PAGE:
As Iran was transforming into Shi’a power, Saudi Arabia accelerated the propagation of Wahhabism. Wahhabism is an Islamic revivalist movement of the Sunnis. When the Soviet Union invaded Afghanistan in 1979 to support the communist government, Saudi Arabia sponsored militants in Pakistan and Afghanistan to fight against the Soviet forces. These militants were also suppressing Iran-backed Shi’a movements. Saudi Arabia also backed Iraq in its war against Iran in 1980-88. In 2003, the US removed Sunni minority dictator Saddam Hussein in the Shi’a majority Iraq.

It is a fact that Shi’as and Sunnis are not unified in themselves and have acted against people of their own sect. This has been clearly seen in the past when the Iraqi Army (majority Shi’a) fought against Iran. Houthis of Yemen, a Zaydi Shi’a militancy group fought against Yemen government headed by a Zaydi. Shi’a militant groups Amal and Hezbollah battled several times in the Lebanese Civil War. In the case of Sunnis, Iraq’s invasion of Kuwait in 1990 and Saudi Arabia fighting against Al-Qaeda and other Sunni militant groups.

In recent times, Shi’a groups won important political victories like Syrian President Bashar Al-Asad who is in office since 2000 (his father was President during 1971-2000), relies on Alawis (Shi’a sect). 13% of the upper ranks in the Syrian Army and Security Services are filled with Alawis. The Iraqi Parliament is dominated by Shi’as since 2003. In Lebanon, Hezbollah (Lebanese Shi’a militia) is the strongest party. In Yemen, the Shi’a militia Houthis toppled the government in 2015. Just to mention, in both Syria and Bahrain, the power is held by the minority- Alawis in Syria and Sunni ruling family in Bahrain.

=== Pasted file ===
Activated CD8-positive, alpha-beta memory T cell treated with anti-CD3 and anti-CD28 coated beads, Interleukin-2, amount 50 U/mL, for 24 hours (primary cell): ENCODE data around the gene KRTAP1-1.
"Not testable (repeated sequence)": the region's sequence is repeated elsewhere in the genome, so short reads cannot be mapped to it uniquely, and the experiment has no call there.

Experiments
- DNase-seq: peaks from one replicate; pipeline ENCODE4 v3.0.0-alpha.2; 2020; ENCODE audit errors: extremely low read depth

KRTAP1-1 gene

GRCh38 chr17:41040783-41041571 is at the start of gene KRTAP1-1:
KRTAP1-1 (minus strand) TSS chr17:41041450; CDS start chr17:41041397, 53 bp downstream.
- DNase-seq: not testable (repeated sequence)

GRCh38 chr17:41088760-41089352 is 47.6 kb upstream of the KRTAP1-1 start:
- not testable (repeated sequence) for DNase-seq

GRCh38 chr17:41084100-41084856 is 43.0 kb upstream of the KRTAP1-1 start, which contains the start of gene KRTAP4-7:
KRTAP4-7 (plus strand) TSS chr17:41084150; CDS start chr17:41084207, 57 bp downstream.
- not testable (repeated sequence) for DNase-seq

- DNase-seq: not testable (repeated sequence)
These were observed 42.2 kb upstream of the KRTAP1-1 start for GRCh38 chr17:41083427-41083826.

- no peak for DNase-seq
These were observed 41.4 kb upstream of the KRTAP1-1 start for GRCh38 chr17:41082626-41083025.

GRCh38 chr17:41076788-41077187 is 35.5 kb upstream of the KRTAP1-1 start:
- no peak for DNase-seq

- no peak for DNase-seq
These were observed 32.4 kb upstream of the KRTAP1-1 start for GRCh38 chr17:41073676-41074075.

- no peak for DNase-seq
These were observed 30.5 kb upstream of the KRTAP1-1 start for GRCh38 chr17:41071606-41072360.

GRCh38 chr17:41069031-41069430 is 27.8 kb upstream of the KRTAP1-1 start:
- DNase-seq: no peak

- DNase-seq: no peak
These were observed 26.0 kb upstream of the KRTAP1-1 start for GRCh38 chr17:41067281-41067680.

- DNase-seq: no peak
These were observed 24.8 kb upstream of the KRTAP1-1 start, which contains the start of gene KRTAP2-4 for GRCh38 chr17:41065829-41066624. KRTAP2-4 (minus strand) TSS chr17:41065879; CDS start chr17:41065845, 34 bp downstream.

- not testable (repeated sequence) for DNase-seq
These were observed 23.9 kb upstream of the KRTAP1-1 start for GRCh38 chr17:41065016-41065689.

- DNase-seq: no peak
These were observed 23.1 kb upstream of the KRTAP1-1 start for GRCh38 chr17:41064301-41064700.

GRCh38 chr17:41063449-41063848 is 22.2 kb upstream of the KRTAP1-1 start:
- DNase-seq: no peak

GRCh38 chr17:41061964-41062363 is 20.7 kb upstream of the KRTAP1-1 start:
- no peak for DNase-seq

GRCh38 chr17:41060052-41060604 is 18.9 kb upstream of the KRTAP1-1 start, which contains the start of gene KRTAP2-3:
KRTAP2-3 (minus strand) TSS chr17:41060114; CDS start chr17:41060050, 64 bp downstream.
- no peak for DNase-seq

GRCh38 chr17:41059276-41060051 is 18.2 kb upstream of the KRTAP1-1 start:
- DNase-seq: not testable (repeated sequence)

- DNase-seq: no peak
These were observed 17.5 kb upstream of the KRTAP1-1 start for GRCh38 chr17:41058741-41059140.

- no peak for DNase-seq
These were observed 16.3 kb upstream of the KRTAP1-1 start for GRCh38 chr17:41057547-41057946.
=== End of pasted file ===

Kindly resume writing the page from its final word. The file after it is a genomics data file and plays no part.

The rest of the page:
Amidst the turmoil, a new entity surfaced in Iraq which later came to be known as the Islamic State in Iraq and Syria. In Iraq, Al-Qaeda was decimated by Sunni Iraqis who were fighting against the extremists. Al-Qaeda established its own movement called the Islamic State of Iraq and Syria and captured Mosul (the second largest city of Iraq) in 2014. It defied orders of Al-Qaeda’s top commanders to stop killing innocent civilians. As a result, they were expelled from Al-Qaeda. It rebranded itself in 2014 as the Islamic State and declared Abu Bakr Al-Baghdadi its caliph. The US got triggered when the IS publicly killed western hostages and retaliated with airstrikes. Although the group was defeated in 2017, it still holds a small number of territories.

Recent Developments

Recently, the Israel-Gaza conflict saw the deaths of scores of civilians. In Gaza, a Sunni Islamic militant group Hamas is fighting against Israel. During this conflict, Israel’s Iron Dome yet again proved itself when the system destroyed over 90% of rockets fired towards Israel. The conflict was triggered by the occupation of the Al-Aqsa Mosque by Israeli forces. While Israel had given up its control over the Gaza Strip but it continues to occupy West Bank and Golan Heights. Israel is accused of moving a large number of Israelis in the West Bank in a bid to change its demographics. The ceasefire came into effect after the mediation by other countries.

In August 2020, an agreement was signed between the US, Israel and the UAE called the Abraham Accords. With this, the UAE became the third Arab country to normalize its relations with Israel after Egypt and Jordan. Additionally, Israeli relations with Saudi Arabia are also changing as they both plans to work together against their common enemy Iran.

In the case of Iran, the situation is not in its favor. With the US unilaterally leaving the Iran Nuclear Deal in 2018, the sanctions on Iran came into effect. Consequently, Iran started refining its Uranium fuel, hinting at its intentions. Iran would see a change in its leadership this year as elections for Presidentship are to be held. The common opinion is that the new President would be Ebrahim Raisi who is a Muslim hardliner. Only time will tell what is in the store for Iran.

The Middle East is facing many challenges and its nations must strive to bring peace to the region as few countries like Syria and Yemen are in a disturbed state for a long time. The region’s peace will give economic dividends to the Asian countries. With the change in the leadership of both the USA and Iran, one can expect them to discuss the issues afresh and bring resolution for the betterment of the people.

Leave a Reply

Your email address will not be published. Required fields are marked *